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Invicta Grammar School to hold Year 5 open evening 7 May 2019

Invicta Grammar School to hold Year 5 open evening

Invicta Grammar School will be holding a Year 5 open evening on Monday 20 May 2019, from 6pm to 8pm, which will provide important and practical information around the transition from primary school to secondary school. Headteacher, Mrs Julie Derrick, said: “This event is aimed at Year 5 girls and their parents who are starting to think about which secondary school might be right for them.  During the evening, we give them a practical experience of what it’s like to be in a grammar school, to help them make the right choice moving forward.  Thinking about the next stage of education can be daunting for both children and parents, so we hope this event will provide really valuable and practical information, help allay any concerns and lend a hand with the decision making process.” The open evening starts with an input from Mrs Derrick and two Invicta Grammar School students focusing on the reasons to choose a grammar school, information around the Kent Test (11+) and tips for students and parents to help them decide whether or not to take the test. The evening is finished off with a 45-minute practical lesson, across a range of subjects, to give a first-hand feel of the school. Mrs Derrick added: “The Year 5 open evening is a great way for girls and their parents to find out more about the next stage of education to ensure they make a decision that is right for them, and which will see them really enjoy their experience throughout secondary school, and achieve their full potential. “I’m looking forward to welcoming as many people as possible to Invicta Grammar School on 20 May, so they can see exactly what we have to offer our future students.”
Valley Invicta Primary School at Kings Hill receives prestigious Unicef UK Award 3 Apr 2019

Valley Invicta Primary School at Kings Hill receives prestigious Unicef UK Award

Valley Invicta Primary School at Kings Hill has been awarded the Bronze Rights Respecting Schools Award (RRSA) by Unicef UK. Unicef is the world’s leading organisation working for children and their rights. The Bronze, Silver and Gold Rights Respecting Schools Awards are granted to schools that show commitment to promoting and realising children’s rights and encouraging adults, children and young people to respect the rights of others in school. Head Teacher, Steph Guthrie, said: “We are so proud to have achieved the first stage of Unicef UK’s Rights Respecting Schools Award, Bronze: Rights Committed.  It is a huge achievement and recognises the effort and commitment put in by all our pupils, staff, governors and parents.  The Bronze Award will undoubtedly have a positive impact on us all moving forward as it puts the importance of children’s rights at the heart of everything we do as a school.  I would like to say a huge thank you to all of those who have contributed to this fabulous achievement.  We are now excited to be working towards the Silver Award.” Year 6 pupil, Hudson, said: “I think our Rights Respecting Team is great because we can express our feelings with the team and nobody criticises our ideas or thoughts.  I feel confident sharing all my thoughts with teachers now and being a Rights Respecting school has boosted my confidence into higher levels.” The Award recognises achievement in putting the United Nations Convention on the Rights of the Child at the heart of a school’s planning, policies and practice.  A Rights Respecting School is a community where children’s rights are learned, taught, practised, respected, protected and promoted. The Unicef UK Rights Respecting Schools initiative is aimed at schools across the UK, including those in an early years setting. This year, the programme has received additional support from The People’s Postcode Lottery. This vital funding is helping Unicef UK continue its work with over 4500 primary schools, secondary schools, schools for children and young people with special educational needs and pupil referral units across England, Northern Ireland, Scotland and Wales.  Schools have reported a positive impact on pupil behaviour, relationships and well-being by enhancing pupil’s self-esteem, leading to less truancy and bullying, better learning and improved academic standards.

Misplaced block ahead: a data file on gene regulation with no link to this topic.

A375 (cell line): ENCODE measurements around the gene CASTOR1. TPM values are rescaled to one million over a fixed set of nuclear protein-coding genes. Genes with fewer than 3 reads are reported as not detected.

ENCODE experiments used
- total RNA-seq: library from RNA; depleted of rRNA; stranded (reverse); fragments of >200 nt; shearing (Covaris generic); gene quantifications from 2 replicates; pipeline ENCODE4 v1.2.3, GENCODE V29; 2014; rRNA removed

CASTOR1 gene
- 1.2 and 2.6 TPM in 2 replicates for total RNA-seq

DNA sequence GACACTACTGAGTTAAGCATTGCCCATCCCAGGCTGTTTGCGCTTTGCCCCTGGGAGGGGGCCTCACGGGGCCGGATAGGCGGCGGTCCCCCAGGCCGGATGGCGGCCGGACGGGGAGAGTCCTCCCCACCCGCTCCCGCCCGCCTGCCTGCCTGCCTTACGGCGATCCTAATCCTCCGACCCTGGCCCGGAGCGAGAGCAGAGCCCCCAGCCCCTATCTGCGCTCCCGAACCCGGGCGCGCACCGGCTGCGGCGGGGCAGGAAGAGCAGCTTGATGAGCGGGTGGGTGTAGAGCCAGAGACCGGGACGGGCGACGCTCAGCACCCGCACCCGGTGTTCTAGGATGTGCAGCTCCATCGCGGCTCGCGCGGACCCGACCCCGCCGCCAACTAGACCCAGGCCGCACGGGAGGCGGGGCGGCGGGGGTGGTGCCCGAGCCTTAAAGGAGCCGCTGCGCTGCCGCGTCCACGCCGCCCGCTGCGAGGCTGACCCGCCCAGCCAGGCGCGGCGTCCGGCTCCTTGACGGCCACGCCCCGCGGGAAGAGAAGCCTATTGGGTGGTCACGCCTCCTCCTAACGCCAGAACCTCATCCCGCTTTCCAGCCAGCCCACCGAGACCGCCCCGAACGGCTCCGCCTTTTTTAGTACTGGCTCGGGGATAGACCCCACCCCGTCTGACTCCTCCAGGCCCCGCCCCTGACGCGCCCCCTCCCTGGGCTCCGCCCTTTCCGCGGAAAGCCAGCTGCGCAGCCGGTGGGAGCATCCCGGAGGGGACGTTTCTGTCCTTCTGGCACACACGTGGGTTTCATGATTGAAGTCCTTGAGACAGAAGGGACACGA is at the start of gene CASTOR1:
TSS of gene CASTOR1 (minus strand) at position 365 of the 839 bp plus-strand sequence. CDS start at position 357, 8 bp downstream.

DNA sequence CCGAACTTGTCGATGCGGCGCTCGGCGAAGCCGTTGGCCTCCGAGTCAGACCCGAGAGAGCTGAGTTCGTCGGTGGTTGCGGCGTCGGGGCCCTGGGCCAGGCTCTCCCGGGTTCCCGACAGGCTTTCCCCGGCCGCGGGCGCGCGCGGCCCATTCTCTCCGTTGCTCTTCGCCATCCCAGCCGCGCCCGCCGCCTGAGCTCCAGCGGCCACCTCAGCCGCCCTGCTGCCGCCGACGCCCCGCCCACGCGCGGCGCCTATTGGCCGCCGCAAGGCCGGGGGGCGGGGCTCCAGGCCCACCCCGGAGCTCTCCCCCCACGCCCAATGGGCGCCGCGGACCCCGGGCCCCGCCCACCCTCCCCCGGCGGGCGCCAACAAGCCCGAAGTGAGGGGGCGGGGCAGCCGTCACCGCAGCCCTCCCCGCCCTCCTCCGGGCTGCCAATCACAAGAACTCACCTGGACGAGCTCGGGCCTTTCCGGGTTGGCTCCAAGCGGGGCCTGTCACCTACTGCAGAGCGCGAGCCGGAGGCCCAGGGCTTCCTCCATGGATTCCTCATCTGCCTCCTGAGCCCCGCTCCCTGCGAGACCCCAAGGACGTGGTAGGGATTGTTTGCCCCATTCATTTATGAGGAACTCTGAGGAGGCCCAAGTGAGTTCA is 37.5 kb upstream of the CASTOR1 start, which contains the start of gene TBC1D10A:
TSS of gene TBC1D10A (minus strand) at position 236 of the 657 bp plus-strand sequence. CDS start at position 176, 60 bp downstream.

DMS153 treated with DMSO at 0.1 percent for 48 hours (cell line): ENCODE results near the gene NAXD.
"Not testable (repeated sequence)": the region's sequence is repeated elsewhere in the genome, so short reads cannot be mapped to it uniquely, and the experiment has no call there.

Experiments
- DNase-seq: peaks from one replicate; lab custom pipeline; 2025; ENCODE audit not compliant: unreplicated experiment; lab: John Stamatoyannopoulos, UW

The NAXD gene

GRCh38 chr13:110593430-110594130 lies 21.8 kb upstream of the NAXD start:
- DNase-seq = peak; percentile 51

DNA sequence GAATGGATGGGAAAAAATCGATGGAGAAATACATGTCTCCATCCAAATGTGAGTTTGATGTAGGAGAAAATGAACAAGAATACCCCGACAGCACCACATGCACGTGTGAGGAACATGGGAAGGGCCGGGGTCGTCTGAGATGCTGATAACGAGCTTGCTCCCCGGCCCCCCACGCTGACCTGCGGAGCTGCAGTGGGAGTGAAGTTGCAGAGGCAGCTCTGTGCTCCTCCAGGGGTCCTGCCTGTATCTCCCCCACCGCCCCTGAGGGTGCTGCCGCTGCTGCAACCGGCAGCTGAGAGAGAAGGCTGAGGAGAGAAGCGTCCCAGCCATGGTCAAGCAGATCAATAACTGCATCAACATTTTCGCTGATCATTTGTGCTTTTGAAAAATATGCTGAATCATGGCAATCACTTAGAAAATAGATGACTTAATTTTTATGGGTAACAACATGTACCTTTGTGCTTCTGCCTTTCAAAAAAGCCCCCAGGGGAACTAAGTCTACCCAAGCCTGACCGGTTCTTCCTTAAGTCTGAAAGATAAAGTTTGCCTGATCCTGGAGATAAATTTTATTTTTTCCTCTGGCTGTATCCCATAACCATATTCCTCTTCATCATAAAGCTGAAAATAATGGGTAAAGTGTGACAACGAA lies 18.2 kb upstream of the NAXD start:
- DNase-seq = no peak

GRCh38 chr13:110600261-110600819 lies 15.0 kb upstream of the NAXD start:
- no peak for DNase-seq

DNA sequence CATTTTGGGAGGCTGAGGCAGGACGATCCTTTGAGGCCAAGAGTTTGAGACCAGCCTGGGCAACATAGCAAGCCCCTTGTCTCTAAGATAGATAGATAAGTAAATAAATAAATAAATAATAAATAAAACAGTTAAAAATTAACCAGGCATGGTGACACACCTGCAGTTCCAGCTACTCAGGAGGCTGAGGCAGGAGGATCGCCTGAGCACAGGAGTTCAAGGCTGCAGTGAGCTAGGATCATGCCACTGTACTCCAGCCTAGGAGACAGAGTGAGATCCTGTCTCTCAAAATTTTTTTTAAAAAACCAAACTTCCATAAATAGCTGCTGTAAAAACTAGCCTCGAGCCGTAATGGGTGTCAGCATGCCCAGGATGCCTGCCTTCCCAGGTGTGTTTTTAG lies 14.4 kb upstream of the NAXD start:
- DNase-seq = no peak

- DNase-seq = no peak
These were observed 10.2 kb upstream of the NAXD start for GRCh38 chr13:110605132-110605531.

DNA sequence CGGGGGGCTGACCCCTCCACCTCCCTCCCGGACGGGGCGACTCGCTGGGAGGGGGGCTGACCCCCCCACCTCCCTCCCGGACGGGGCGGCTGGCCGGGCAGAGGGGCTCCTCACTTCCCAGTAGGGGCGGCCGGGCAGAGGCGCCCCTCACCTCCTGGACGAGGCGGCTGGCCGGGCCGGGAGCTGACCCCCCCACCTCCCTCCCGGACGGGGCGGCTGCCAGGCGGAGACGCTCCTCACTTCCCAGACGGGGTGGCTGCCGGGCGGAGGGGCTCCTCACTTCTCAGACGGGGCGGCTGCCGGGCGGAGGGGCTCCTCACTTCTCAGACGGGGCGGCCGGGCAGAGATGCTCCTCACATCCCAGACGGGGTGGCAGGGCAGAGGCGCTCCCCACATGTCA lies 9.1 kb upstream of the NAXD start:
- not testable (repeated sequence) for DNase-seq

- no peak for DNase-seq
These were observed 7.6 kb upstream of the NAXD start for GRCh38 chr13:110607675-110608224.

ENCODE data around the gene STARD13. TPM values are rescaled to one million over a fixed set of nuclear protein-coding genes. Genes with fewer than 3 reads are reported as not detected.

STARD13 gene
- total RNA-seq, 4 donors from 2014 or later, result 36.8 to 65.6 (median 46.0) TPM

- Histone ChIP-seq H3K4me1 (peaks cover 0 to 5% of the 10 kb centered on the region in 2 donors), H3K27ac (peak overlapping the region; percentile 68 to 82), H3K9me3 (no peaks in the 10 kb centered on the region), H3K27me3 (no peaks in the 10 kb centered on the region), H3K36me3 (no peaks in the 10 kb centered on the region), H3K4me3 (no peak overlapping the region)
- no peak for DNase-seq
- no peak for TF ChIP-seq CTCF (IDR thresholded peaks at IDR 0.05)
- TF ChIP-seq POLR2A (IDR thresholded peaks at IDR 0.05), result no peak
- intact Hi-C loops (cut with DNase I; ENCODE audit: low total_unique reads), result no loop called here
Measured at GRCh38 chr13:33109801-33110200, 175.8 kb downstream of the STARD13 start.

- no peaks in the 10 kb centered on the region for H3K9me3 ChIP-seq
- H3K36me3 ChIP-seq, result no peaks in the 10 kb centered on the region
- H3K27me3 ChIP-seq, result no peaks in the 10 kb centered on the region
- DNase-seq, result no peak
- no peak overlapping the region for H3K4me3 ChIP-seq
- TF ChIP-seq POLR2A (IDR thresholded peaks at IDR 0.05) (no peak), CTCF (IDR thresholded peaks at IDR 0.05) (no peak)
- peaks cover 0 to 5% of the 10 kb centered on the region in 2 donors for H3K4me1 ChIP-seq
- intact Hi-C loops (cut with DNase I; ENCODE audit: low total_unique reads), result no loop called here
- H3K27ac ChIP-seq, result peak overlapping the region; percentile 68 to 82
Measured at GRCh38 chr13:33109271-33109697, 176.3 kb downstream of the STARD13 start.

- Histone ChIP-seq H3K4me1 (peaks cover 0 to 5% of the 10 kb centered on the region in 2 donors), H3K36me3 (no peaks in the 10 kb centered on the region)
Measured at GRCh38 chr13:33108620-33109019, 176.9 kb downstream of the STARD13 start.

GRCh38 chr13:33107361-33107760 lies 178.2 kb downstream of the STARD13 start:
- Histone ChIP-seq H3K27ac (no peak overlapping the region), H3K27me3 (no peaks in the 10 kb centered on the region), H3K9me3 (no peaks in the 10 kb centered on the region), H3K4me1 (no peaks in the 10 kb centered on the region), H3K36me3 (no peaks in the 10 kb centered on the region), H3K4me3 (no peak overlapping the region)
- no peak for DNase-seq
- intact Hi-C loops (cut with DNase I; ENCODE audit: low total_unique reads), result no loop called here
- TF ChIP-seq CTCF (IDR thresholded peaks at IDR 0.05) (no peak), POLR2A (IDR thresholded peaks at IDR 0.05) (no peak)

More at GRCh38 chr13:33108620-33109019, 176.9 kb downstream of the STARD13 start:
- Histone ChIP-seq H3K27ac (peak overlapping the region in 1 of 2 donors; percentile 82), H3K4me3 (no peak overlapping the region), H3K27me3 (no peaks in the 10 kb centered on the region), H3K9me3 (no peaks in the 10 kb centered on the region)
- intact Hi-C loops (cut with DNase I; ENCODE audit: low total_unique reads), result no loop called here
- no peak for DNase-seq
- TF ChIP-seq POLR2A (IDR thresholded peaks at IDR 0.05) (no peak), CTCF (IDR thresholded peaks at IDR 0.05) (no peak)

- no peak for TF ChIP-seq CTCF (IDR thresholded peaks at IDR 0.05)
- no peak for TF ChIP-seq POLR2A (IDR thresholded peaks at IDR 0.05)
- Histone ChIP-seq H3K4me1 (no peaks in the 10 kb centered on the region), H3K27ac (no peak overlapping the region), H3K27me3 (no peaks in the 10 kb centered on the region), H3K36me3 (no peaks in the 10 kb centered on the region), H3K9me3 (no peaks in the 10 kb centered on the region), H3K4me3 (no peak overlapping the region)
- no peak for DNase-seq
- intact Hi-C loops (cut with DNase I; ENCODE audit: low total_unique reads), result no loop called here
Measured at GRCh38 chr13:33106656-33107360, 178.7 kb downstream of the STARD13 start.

Valley Invicta Primary School at Holborough Lakes receives prestigious Unicef UK Award 8 Mar 2019

Valley Invicta Primary School at Holborough Lakes receives prestigious Unicef UK Award

Valley Invicta Primary School at Holborough Lakes has been awarded the Silver Rights Respecting School Award by Unicef UK. It is one of only 11 schools in Kent to be given this award. Unicef is the world’s leading organisation working for children and their rights. The Rights Respecting Schools Award is granted to schools that show commitment to promoting and realising children’s rights and encouraging adults, children and young people to respect the rights of others in school. The Silver Award is given to schools that make excellent progress towards embedding the principles of the UN Convention on the Rights of the Child into its ethos and curriculum.  There are over 1000 schools across England, Scotland, Northern Ireland and Wales that have achieved Silver and over 400 schools that have been awarded Gold, the next step up and highest accolade granted by Unicef. Head Teacher, Lisa Vickers, said: “We are so proud our school has achieved the Silver Rights Respecting Award.  It is a huge achievement and recognises the incredible effort put in by all our pupils, staff, governors and parents.  The Award will undoubtedly have a positive impact on us all moving forward as it puts the importance of children’s rights at the heart of everything we do as a school.  I would like to say a heartfelt thank you to all of those who have contributed to this achievement.  We are now eagerly working towards the Gold Award.” Year 6 pupil, Christian, said: “Getting the silver award felt like a gargantuan achievement. It has made our school be shown as a Rights Respecting School and is a proud achievement to have. It has had a very big impact on how we behave during school because classmates look out for each other and understand the rights of the child and school. A lot of people have been putting respecting achievements in lessons, for example, if they see a pen on the floor that isn’t theirs they put it in the pot.” The Award recognises achievement in putting the United Nations Convention on the Rights of the Child at the heart of a school’s planning, policies and practice.  A Rights Respecting School is a community where children’s rights are learned, taught, practised, respected, protected and promoted. The Unicef UK Rights Respecting Schools initiative is aimed at schools across the UK, including those in an early years setting. This year, the programme has received additional support from The People’s Postcode Lottery. This vital funding is helping Unicef UK continue its work with over 4500 primary schools, secondary schools, schools for children and young people with special educational needs and pupil referral units across England, Northern Ireland, Scotland and Wales.  Schools have reported a positive impact on pupil behaviour, relationships and well-being by enhancing pupil’s self-esteem, leading to less truancy and bullying, better learning and improved academic standards.